Will The Return Of Business Travel Be ‘Herd Immunity’ Against Crazy Passenger Fights?

Bring 100 or more people together inside a cramped metal tube, place them in close proximity together, and shut the door and you’re going to get a certain amount of drama.

Everyone brings their own personal issues to the plane. Some people are having a bad day, or suffering a personal loss. And there are a variety of cultural expectations on board. The sky is no longer the province of the wealthy or expense account travelers, at least since deregulation. I genuinely think that’s a good thing. It also means, though, that travelers are less homogenous than they used to be. They’re less alike. So they may not understand each other’s styles, smells, or demeanors.

Most airline conflicts in the Before Times though involved one passenger or one party traveling together and crew. They’d usually be removed from the aircraft, sometimes by law enforcement. You wouldn’t have very many situations devolve to where multiple groups of passengers are fighting with each other – as we’ve seen happen over the past year.

Since last summer I’ve written ‘all airline passengers are Spirit Airlines passengers now’ since last summer. It’s been nearly all leisure travel. There’s always a certain amount of people on a plane who fly once a year, or less often, but those are for the most part who has been traveling during the pandemic. Not only hasn’t there been business travel, business traveling elites have been less likely to fly for leisure pre-vaccination, too, at least according to airline reports about the percentage of elite frequent flyers in the air.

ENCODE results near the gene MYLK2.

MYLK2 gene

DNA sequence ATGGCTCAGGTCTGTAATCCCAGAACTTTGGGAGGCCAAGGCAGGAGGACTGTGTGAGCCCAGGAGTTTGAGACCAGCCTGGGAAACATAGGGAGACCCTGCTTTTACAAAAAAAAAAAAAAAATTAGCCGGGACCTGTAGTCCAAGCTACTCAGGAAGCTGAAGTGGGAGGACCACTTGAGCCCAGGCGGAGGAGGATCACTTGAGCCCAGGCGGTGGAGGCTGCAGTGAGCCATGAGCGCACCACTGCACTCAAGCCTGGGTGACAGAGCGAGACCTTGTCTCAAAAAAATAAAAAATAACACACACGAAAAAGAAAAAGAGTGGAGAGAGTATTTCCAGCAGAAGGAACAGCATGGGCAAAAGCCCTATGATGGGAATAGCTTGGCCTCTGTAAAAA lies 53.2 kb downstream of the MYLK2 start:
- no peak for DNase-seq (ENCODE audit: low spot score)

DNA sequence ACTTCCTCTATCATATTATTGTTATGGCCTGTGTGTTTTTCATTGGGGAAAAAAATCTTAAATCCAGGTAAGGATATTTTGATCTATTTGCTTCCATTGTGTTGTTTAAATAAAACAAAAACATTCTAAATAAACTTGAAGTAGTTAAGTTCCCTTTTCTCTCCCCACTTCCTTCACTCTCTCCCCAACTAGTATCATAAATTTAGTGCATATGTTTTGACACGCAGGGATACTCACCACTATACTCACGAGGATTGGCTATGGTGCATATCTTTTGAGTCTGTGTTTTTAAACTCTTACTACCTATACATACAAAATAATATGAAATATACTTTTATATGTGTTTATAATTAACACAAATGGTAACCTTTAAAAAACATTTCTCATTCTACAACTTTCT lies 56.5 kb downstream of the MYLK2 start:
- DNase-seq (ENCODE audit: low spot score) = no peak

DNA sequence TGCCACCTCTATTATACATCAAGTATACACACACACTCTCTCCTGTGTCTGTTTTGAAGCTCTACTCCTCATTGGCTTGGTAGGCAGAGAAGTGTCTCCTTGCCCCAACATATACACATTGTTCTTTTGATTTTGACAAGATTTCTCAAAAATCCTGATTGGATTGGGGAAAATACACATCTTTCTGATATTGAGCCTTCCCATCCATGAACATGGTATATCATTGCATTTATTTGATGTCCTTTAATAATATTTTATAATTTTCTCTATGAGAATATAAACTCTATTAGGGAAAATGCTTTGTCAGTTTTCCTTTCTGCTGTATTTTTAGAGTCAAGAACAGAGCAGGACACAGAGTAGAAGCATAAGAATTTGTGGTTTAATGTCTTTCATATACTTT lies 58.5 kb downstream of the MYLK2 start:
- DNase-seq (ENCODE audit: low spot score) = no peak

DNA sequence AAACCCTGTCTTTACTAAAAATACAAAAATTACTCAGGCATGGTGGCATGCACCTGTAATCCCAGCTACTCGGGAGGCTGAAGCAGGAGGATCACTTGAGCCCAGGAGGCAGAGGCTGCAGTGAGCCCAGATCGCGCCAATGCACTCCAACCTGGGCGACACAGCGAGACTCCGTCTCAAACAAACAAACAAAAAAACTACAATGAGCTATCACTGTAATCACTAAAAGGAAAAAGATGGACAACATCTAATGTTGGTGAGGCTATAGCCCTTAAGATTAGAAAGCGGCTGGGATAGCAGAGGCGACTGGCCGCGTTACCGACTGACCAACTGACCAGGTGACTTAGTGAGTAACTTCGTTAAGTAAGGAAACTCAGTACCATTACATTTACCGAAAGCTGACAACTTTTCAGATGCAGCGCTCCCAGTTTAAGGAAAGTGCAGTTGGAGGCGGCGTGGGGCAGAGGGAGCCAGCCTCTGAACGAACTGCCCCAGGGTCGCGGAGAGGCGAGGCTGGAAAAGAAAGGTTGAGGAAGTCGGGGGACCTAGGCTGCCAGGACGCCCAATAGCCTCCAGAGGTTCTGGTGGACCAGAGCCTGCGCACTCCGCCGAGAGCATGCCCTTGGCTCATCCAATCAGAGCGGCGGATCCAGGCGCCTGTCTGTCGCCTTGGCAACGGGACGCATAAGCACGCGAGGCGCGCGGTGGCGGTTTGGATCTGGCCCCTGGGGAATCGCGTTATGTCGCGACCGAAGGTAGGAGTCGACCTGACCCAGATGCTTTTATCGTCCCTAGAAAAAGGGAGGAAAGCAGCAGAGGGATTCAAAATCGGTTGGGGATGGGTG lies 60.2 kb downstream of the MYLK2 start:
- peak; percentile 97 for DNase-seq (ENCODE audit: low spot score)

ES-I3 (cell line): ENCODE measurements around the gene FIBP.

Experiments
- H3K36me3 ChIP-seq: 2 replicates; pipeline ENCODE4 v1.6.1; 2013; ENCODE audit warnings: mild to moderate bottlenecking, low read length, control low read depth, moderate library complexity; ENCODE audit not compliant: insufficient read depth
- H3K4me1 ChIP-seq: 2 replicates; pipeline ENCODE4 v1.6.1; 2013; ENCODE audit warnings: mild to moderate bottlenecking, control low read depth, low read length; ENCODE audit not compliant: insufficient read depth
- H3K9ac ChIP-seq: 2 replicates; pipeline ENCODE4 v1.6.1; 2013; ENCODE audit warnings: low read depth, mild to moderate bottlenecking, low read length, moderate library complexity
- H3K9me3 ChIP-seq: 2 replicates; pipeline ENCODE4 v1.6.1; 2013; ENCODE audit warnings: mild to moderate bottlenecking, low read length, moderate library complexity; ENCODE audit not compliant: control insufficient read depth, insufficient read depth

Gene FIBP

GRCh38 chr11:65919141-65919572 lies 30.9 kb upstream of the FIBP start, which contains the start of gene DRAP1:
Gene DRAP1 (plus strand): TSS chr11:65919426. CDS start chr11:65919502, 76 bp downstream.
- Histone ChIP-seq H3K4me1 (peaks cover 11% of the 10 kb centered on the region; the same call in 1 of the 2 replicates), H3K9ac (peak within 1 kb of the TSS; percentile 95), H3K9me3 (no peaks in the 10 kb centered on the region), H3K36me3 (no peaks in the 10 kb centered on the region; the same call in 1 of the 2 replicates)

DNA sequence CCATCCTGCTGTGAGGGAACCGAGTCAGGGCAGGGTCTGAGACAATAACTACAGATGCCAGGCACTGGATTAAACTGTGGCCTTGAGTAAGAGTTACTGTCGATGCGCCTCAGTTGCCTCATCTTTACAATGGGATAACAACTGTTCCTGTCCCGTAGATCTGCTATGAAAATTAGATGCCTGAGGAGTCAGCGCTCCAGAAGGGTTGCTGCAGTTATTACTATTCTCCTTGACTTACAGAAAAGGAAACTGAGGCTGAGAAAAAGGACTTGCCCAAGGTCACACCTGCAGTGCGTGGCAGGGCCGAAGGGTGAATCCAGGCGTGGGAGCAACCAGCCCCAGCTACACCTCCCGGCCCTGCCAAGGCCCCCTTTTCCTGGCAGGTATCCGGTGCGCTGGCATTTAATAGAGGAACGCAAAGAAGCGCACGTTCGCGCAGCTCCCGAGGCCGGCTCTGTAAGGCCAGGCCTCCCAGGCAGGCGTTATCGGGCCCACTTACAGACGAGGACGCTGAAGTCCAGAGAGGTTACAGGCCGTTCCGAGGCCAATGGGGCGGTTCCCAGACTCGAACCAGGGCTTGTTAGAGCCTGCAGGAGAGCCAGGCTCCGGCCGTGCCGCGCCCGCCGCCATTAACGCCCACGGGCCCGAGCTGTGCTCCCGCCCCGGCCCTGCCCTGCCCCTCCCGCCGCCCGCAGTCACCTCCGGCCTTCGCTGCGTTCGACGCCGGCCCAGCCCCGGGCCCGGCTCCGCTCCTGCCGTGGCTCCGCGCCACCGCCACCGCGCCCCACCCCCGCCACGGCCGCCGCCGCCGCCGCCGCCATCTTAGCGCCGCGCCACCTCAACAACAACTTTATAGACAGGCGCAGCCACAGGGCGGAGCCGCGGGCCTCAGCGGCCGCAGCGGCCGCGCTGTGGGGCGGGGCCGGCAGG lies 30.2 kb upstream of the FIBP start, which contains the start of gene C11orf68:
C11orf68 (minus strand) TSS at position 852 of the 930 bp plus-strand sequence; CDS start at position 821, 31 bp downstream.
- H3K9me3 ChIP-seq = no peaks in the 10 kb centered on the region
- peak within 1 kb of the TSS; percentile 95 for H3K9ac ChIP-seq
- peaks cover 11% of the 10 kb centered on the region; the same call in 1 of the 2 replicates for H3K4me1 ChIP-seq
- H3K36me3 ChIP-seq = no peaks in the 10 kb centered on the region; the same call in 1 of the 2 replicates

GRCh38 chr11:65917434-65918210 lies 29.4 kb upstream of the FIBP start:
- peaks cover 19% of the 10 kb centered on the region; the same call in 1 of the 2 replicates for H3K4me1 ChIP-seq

The return of business travel is going to have a calming effect on the skies. When it’s passenger vs. passenger, business travelers in the mix are a kind of herd immunity. The crazy first-timer in the skies running into another first-timer in the skies becomes less likely when there’s an increasing proportion of passengers who aren’t first timers, who tend to take travel in a bit more stride.

Each time an incident starts, it runs into someone who might accelerate the incident or it doesn’t. As the proportion of “doesn’t” travelers grows, the less likely it is for the behavior to spread.

It’s not just total number of people, it’s the mix and the break for employees from newbies every single interaction. Having more people with experience who know the drill means,

  • Gate agents and cabin crew aren’t frustrated at every single interaction
  • A smaller proportion of total passengers needing help, asking for things the airline doesn’t do

To be sure, business travelers can complain. They can be entitled. They can flaunt their elite status. But they also know the drill, they’re more likely to stay focused on their work and more likely to know how to stow their carry on bags, when to board, and what they can bring on board.

And airlines may not be fully ready for the ramp up in their schedules for summer. $79 billion was appropriated across three bills on the claim that this was needed so that airlines would be ready when travel demand returned. At the very least shouldn’t pilots have been kept current, kept run through the simulators, been given their takeoffs and landings? Sure, some fleet types were retired and that meant some pilots would work different aircraft, but shouldn’t that training have already happened because we were paying $79 billion so it would?

But we shouldn’t see the same frequency of multi-passenger brawls and similar incidents once the number of people flying for business reaches a threshold of herd immunity.

About Gary Leff